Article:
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9

No. In a conversation, you can try to guess it (age, ring, etc.) and expect to be corrected (not too harshly) if wrong (and if the other party cares about your mistake). In more formal situations, a common way is just stating "Señora o Señorita". I think this distinction is less important than in English, since a woman does not take her husband's name. So, ...


8

"Don", "Señor" and "Caballero" come from nobility titles granted in the Middle Ages. They are widely accepted in some countries/regions, and frowned upon in others. From those three, "señor" is the safest bet, but as you already saw, it is not completely safe. The same with "joven" or "chico". Not always safe. I think your best choices are (as already ...


8

"Señor" adressed to someone young is perceived as calling someone old but it's not seen as an insult. You said he was a waiter so "camarero" would be more correct (whatever his age was) but generally we don't use any specific word, if you want to call's someones attention is usually with a "¿Oiga/Oye?" or "¿Perdone/na?" "¿Disculpa/pe?", if it's someone youg ...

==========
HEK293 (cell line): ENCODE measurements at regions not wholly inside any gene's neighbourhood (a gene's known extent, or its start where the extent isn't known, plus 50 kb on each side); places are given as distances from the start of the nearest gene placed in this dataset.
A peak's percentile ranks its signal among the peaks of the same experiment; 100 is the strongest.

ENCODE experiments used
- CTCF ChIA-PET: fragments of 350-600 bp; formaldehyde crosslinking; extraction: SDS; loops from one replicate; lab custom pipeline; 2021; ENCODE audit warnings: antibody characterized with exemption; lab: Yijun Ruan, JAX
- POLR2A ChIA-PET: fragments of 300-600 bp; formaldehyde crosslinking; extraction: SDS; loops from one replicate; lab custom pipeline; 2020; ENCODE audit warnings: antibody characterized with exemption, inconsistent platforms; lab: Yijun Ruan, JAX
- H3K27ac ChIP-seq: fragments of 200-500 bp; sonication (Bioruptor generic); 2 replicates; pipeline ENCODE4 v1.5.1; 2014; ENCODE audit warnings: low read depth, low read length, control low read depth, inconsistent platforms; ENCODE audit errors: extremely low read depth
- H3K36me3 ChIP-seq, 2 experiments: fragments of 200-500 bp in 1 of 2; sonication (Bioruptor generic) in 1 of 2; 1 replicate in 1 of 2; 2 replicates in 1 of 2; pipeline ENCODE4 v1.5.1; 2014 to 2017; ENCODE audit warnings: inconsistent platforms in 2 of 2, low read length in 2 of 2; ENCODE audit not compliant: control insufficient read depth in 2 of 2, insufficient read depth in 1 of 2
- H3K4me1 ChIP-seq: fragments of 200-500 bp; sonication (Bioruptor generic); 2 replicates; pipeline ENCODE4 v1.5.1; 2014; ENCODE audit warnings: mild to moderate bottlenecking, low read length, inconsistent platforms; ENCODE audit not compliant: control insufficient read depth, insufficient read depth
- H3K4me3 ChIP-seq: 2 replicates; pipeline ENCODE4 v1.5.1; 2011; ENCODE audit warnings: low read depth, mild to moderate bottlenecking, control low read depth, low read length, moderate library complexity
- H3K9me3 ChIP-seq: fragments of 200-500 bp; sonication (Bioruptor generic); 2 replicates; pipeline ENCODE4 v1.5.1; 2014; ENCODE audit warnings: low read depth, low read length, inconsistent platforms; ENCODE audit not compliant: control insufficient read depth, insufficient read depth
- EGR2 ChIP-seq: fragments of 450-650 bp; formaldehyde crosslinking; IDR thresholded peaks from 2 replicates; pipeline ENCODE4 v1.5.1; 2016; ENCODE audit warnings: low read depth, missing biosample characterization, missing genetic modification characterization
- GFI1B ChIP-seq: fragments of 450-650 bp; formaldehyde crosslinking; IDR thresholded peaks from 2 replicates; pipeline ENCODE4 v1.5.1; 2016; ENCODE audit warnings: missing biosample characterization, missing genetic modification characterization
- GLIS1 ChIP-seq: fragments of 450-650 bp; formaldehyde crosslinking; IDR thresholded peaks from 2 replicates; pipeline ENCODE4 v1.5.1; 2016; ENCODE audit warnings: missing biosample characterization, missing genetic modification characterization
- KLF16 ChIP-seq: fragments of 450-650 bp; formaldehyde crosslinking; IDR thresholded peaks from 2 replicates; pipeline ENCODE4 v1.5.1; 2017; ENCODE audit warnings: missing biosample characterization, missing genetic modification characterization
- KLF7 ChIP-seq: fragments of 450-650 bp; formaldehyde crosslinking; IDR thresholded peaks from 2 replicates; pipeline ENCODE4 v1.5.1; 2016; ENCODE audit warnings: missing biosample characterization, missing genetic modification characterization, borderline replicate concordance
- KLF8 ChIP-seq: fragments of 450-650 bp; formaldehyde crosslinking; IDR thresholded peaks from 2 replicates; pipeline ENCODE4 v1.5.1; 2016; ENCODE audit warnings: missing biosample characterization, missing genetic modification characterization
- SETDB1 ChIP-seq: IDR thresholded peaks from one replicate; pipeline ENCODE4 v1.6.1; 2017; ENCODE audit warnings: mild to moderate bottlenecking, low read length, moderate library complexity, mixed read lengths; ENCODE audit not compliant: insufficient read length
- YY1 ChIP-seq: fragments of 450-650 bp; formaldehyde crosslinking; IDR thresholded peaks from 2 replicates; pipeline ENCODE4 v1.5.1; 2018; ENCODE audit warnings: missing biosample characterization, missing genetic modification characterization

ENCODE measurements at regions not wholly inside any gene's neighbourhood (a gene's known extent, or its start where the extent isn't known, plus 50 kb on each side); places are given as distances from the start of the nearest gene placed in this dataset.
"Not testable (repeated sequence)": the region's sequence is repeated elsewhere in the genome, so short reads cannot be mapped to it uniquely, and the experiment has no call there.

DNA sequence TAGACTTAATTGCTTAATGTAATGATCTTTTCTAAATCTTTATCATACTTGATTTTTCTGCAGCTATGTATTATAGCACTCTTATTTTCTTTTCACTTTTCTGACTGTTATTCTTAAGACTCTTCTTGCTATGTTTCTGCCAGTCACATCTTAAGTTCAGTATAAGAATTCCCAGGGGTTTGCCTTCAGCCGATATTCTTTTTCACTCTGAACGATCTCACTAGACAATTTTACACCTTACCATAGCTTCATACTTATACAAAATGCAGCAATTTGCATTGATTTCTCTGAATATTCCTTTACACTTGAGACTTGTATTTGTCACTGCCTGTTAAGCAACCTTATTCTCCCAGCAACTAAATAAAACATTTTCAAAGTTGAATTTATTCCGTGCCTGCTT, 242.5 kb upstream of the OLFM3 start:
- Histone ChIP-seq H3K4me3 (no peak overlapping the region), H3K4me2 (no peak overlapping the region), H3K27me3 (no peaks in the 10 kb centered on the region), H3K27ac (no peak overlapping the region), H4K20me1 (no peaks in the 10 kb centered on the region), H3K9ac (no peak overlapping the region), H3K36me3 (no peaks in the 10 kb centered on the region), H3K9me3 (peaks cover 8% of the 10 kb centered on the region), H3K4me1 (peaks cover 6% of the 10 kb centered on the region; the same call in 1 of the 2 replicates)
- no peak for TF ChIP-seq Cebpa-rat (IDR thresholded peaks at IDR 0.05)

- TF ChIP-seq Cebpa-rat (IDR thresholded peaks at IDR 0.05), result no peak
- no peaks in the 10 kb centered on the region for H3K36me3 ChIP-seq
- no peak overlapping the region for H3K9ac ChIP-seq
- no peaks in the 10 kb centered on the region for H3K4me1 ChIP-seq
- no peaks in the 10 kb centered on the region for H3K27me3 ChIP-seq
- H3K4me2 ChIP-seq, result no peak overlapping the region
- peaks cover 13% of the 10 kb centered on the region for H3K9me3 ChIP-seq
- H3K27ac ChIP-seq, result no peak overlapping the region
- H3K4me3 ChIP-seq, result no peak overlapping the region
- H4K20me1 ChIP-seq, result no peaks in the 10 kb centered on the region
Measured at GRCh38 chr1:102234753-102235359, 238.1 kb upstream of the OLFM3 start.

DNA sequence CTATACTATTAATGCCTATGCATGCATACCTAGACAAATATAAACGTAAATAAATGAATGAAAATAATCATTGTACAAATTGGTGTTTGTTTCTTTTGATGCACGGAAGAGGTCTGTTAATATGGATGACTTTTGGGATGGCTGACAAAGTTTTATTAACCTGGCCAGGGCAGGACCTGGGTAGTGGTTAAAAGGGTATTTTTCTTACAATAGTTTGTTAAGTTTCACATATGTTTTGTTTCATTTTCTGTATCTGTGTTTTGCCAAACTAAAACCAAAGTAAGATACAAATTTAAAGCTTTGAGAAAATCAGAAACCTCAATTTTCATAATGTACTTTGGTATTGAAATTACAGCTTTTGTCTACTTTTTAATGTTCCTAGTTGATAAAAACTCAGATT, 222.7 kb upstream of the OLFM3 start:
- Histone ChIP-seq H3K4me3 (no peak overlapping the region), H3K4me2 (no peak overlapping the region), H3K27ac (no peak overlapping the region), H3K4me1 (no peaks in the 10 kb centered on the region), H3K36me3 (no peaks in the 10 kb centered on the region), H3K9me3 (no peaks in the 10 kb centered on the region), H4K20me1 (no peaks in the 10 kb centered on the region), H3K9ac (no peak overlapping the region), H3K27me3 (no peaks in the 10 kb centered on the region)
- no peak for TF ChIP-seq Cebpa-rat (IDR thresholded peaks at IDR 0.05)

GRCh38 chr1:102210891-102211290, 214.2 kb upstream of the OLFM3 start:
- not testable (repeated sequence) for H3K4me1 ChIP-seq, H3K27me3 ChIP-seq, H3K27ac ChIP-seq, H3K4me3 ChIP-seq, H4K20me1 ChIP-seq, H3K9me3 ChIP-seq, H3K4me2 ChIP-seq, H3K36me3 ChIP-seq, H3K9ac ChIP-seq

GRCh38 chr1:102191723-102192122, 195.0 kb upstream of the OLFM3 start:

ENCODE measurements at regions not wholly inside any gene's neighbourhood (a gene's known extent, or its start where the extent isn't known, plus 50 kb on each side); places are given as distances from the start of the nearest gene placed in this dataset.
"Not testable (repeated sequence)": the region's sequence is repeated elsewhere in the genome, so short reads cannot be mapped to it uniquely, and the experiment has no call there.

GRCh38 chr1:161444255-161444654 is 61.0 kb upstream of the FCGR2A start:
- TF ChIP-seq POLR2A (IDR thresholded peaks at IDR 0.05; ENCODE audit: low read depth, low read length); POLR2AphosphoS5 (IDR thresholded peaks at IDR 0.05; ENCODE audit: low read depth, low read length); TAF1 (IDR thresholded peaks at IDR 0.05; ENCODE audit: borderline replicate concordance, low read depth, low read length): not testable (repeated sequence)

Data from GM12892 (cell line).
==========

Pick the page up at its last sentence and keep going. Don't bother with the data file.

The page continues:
3

For men I would use caballero or señor : Perdone caballero, me permite una pregunta? or Disculpe señor, sabe donde esta esta calle? For women I would use Señora or Señorita. The first is used to married women, and the second for (younger) unmarried ones. Since yo can't tell, unless they are blatantly old I would go with Señorita (middle aged ...


2

Oiga is nice and pretty universal.


2

This is for Mexico: If you are talking to an elder man you say: Disculpe señor. Señor. Oiga, señor. Señor, disculpe. Yes, pretty much the same but those are the options. For an elder woman: Disculpe, señora. Oiga, señora. Señora. Señora disculpe. For some one under fourties, but not a kid: Disculpa. Chavo. ...


1

If you want to catch the attention of some one the more commonly ways are: Disculpá (informal) Disculpame (nethier formal or informal) Perdon (neither formal or informal) Discúlpeme (formal) Disculpe (formal) Perdoneme (formal) but if you want to reffer to their gender you can say: Chico/a, ... (kids or teenagers) ...



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